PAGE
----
Next, it's time to attach the table legs to the short pieces of rail that connect them. This is done by putting a dowel through both pieces.
To ensure the holes line up, its best to just jig the pieces up together, so that you can drill through both parts at once. That way, even if the holes are not exactly bang on, the dowels will still line up.
Drilling the holes does involve a fair bit of force from the hand drill, so clamp the pieces together really tightly. If you have more clamps, it might be a good idea to double the number of clamps.
Drilling the holes. I'm really leaning down on that drill. I'm using a 3/4" forstner bit. I resharpened it after that and it went in much easier. 3/4" is a bit large for this, 5/8" dowels should hold just as well.
Drill these holes 4" deep, or as far as your drill will allow.
After drilling both holes, take the top piece off, and clean out any sawdust that may have accumulated between the pieces, then clamp it back together.
Use a thin piece of wood to spread glue all around the insides of the hole all the way down. Also, spread a thin layer of glue all around the piece of dowel, and tap it in with a hammer. Your piece of doweling should be slightly longer than the hole is deep.
What may happen as you drive the dowel in is that the pieces of wood separate a little, and there is a gap in between. This is why it's best to just put one dowel in at first, so it's easier to close this gap.
You don't have much time to close this gap, as glue in a tight joint will become impossible to move within a minute. Hold a block of wood against the parts and pound it together as shown at left. It may help to lift the other end of the leg so that the gap becomes parallel while doing this.
Make sure the other hole is still aligned while you do this. Once everything is
aligned and the gap is closed, proceed to glue the second dowel in.
Both dowels are glued. Ideally, these should stick out from the surface, but by no
more than 1/16".
If the dowels stick out by 1/4" or more, you can use a hack saw to cut them nearly flush, being careful not to mark up the wood around them though.
The next step is to cut the dowels flat with a chisel. With a sharp chisel, cutting no more than about a millimeter (or 1/32") at a time, it's possible to cut the dowels smooth and flush.
I used the same technique when I was building this workbench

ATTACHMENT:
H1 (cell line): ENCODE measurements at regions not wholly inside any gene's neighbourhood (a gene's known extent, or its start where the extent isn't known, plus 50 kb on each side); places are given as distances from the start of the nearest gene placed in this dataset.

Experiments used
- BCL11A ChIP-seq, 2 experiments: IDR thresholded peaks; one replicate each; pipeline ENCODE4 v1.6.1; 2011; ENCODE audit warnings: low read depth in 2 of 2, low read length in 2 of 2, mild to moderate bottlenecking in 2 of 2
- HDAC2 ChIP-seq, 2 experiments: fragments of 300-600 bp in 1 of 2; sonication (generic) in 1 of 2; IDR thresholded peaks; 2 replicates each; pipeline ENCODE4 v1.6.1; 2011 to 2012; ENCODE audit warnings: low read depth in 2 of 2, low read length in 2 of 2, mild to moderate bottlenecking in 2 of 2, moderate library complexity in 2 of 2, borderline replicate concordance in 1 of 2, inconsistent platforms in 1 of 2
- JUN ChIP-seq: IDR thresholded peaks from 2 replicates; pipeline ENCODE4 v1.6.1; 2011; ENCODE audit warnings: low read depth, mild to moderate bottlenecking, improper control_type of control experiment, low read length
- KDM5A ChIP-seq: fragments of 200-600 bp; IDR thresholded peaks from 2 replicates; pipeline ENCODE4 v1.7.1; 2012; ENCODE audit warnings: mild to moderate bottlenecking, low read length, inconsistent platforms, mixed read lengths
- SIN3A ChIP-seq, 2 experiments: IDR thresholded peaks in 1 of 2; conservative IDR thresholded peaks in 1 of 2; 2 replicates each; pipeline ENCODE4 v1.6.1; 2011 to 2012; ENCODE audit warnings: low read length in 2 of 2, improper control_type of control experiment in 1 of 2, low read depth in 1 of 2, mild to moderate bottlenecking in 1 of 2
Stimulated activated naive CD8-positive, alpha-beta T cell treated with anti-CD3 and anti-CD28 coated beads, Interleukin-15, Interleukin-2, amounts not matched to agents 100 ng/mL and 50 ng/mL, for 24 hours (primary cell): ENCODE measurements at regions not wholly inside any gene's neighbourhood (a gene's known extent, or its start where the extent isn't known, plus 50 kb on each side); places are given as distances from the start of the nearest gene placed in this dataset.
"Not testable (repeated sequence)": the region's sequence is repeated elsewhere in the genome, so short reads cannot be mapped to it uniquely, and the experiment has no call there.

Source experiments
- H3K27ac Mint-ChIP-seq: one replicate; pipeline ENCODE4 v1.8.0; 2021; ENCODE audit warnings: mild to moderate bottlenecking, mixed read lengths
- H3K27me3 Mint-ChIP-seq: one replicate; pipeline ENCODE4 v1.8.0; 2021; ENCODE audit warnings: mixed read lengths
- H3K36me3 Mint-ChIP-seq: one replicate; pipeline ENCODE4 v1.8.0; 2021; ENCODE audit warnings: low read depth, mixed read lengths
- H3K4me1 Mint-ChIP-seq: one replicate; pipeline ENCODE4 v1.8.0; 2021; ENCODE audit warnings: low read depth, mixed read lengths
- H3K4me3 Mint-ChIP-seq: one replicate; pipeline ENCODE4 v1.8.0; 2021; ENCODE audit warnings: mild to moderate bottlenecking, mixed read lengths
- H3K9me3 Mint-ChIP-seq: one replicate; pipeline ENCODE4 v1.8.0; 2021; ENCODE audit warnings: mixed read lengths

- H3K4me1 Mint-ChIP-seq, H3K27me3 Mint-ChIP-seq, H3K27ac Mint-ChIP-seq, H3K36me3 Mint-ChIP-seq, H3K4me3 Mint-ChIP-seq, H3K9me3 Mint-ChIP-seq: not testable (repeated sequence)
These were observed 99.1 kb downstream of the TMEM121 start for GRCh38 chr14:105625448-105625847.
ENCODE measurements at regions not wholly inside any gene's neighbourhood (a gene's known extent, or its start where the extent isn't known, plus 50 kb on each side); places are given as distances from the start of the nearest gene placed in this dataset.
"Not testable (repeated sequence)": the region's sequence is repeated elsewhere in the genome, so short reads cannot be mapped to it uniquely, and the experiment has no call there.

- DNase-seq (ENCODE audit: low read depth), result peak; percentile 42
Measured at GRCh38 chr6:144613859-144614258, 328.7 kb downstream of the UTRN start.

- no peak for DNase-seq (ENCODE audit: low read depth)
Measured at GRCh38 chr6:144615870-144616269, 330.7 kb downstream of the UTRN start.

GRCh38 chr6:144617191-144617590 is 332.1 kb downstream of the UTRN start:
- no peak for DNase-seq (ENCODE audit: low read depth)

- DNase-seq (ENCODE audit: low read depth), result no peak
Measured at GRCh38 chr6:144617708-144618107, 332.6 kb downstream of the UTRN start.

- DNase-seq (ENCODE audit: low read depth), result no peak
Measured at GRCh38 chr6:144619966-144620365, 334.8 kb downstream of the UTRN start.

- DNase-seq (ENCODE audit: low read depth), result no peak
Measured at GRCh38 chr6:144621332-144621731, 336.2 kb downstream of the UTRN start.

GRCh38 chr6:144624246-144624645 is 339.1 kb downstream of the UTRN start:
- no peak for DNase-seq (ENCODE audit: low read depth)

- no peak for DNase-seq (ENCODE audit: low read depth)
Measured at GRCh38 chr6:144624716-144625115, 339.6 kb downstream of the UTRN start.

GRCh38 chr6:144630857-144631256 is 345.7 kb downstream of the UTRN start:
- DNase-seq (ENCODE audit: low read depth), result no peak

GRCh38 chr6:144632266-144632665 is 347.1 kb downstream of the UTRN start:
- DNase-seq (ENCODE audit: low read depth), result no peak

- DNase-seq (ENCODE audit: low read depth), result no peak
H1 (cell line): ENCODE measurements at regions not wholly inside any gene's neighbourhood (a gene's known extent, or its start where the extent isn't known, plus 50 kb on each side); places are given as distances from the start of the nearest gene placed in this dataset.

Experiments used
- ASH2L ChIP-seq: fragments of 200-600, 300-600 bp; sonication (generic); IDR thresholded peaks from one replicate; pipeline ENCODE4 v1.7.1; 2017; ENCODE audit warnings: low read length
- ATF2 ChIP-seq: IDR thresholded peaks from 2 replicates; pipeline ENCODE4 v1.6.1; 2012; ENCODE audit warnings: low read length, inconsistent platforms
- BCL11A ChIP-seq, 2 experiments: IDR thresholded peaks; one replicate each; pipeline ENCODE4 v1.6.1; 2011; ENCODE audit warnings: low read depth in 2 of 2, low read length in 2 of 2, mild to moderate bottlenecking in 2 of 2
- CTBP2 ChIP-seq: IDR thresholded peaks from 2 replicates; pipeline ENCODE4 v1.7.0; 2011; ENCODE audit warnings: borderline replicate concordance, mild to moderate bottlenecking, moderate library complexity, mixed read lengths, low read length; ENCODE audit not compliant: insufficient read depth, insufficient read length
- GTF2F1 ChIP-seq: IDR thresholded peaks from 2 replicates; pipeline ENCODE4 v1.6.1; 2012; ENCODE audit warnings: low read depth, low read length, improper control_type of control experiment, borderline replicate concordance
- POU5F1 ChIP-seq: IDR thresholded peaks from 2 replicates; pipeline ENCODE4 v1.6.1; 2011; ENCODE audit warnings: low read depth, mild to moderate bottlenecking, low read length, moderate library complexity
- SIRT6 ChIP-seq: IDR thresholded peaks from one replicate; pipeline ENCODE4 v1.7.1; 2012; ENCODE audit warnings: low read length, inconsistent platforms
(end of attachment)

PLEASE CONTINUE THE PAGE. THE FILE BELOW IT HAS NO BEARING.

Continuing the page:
If you have a doweling jig, there are also many other options for
joining table legs
For this reason, I chose to screw the other rail to the legs. That way, if the screws are taken out, the whole frame of the table becomes just the two long rails, and two pairs of legs attached with the piece of rail in between.
Some drywall screws positioned as shown at left are enough to really hold the frame together.
I used drywall screws because they are cheap, and because their relatively flat heads are good at pulling things together. The downside of drywall screws is that they are kind of ugly, but they end up hidden in this application.
For the longer of the screws that are close to a 45 degree angle, I pre-drilled the part of the hole that goes in the rail with a 3/16" drill, being careful not to drill into the actual leg. You can screw drywall screws straight into the wood without pre-drilling, but I pre drilled the part of the rail, so that the screws thread would engage only in the leg part. That way, when the diagonal screws are tightened, they really pull the two pieces of wood together. Without this pre-drilling, if the two pieces of wood were not already tight against each other when the screw is screwed in, the thread engaging the top piece would prevent the pieces from moving towards each other.
I put a total of five screws in each corner. Three longer screws at a steeper angle, and two more further in. This made for an adequately rigid joint, and stronger than how legs are typically joined in a table one might buy from a store.
Note also the number '3' on the parts. Because I just drilled all the screw holes freehand, its important to mate the same pieces again if it ever gets taken apart, or the screw holes would not line up with the other part.
This is what the whole frame looked like. Next was time to attach the table top.
To make it easy to screw the table frame to the table top, I glued some blocks to the longer rails. These have 3/8" holes in them so that screws can be screwed through them from the bottom, and into the table top.
They are positioned to be near the corners, but not so near as to interfere with being able to unscrew the screws that hold the corners together.
I simply glued them to the longer rails with wood glue. These parts won't be under
a lot of load, so glue alone is quite adequate.
For moving, the idea is to unscrew the screws in the corners, and take the legs, along
with the rail that connects them off. Even without unscrewing the longer rails
from the table top, the table disassembles into relatively flat pieces
that are easy to move.
See the free Plans for this table
It doesn't have to look like it's made from 2x4's
Burgane sent me a photo of a table he built:
"My wife and I recently moved to a new city and our old TV stand didn't fit in the new location. I found your plans and walkthrough via Google. I used the SketchUp model to modify the dimensions a little to suit our needs and dimensions.
It was our first major furniture construction and we only had basic tools (hand held circular saw and drill). Your instructions were perfect for what we were looking for!"
See the Plans for this table